You are given a square matrix A of size N. For a submatrix B of A, we define its value as the bitwise XOR of all elements of B. Your task is to find the maximum value among all submatrices of A.
Since N \leq 70, if we are able to compute a value for a given submatrix in constant time, we can iterate over all submatrices and return the maximum value. In order to compute the value for a given submatrix fast, we first compute values of all submatrices which have the upper-left corner at (1, 1). Then we can use these values to compute every other value using properties of XOR operation.
Let C[i][j] be the value of the submatrix which has its upper left corner at (1, 1) and its bottom right corner in (i, j). We can compute the C table in O(N^4) or O(N^3), or even O(N^2), but since N is quite small, it does not matter which method you choose.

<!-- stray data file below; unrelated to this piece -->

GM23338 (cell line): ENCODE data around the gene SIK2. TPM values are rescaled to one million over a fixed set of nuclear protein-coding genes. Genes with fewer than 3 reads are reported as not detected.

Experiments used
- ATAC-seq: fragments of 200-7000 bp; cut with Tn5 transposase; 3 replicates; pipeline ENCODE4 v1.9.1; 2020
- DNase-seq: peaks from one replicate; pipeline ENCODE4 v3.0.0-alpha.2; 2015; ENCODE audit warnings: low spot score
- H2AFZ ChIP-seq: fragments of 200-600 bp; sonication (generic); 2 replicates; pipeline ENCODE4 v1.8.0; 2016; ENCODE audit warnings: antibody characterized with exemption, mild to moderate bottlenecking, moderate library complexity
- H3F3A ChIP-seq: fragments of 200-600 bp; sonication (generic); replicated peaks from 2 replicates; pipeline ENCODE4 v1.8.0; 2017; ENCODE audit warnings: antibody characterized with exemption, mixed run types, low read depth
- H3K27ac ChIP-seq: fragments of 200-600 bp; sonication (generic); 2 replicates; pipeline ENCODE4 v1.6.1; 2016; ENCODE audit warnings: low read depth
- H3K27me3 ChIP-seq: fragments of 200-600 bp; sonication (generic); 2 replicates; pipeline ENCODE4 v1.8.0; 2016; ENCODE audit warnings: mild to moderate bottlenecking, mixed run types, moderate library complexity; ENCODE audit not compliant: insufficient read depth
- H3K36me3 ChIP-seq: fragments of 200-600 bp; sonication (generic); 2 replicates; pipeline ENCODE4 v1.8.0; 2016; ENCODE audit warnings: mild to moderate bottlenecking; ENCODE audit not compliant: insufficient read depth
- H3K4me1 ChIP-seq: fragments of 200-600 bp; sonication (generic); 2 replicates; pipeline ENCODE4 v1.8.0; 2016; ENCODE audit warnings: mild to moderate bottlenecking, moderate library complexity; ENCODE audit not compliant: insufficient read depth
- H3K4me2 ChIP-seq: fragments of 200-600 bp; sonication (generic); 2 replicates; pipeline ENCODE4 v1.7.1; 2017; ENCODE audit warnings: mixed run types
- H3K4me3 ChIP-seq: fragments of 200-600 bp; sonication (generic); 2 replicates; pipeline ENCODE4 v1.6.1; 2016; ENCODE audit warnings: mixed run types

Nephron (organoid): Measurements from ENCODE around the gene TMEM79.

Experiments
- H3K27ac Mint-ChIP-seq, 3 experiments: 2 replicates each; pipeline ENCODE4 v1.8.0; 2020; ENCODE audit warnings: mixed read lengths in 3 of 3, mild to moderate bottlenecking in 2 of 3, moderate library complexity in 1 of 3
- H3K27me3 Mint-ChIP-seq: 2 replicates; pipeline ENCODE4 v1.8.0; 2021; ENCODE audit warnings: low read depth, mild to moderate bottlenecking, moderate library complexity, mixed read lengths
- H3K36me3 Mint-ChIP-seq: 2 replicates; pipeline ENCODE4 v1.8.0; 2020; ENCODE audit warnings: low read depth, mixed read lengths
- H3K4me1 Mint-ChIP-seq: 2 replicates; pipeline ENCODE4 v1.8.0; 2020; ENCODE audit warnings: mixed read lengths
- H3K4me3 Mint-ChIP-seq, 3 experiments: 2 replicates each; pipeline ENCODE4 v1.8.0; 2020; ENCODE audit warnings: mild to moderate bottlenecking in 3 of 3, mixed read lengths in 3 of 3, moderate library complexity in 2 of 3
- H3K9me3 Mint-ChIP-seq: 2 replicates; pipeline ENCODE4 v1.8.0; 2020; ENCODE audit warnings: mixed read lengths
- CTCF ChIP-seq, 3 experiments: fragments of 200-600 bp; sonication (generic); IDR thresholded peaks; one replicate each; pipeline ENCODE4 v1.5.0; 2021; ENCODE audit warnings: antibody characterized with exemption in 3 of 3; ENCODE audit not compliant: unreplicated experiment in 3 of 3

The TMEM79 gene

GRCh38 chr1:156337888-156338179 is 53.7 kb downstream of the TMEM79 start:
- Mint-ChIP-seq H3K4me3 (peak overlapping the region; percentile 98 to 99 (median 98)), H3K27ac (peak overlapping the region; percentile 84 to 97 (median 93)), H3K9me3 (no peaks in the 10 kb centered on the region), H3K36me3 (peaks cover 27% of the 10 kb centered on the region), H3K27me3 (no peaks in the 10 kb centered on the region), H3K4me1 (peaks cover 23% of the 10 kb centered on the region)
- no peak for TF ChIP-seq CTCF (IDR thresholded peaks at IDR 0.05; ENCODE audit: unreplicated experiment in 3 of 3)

After that, we notice the major property of XOR, i.e. x \oplus x = 0. Using this property and precomputed table C, we can easily compute the value for any submatrix R in constant time. Let’s consider the below illustration and define 5 submatrices:
- R, the Red submatrix, we are interested in computing its value
- B, the Blue submatrix, we have its value computed and stored in C table
- G, the Green submatrix, we have its value computed and stored in C table
- Y, the Yellow submatrix, we have its value computed and stored in C table
- P, the Purple submatrix, we have its value computed and stored in C table
Let’s define, for the above matrices, C_X to be the value from C table for a submatrix X, for example C_R is the value of the matrix R. Then C_R = C_B \oplus C_G \oplus C_Y \oplus C_P
This is duo to the major property of XOR and the fact that both C_G and C_Y contain C_P as a submatrix.
For a single test case it is O(N^4) because we can compute the C table in O(N^4); and we compute the value for every submatrix in a constant time, and there are O(N^4) different submatrices.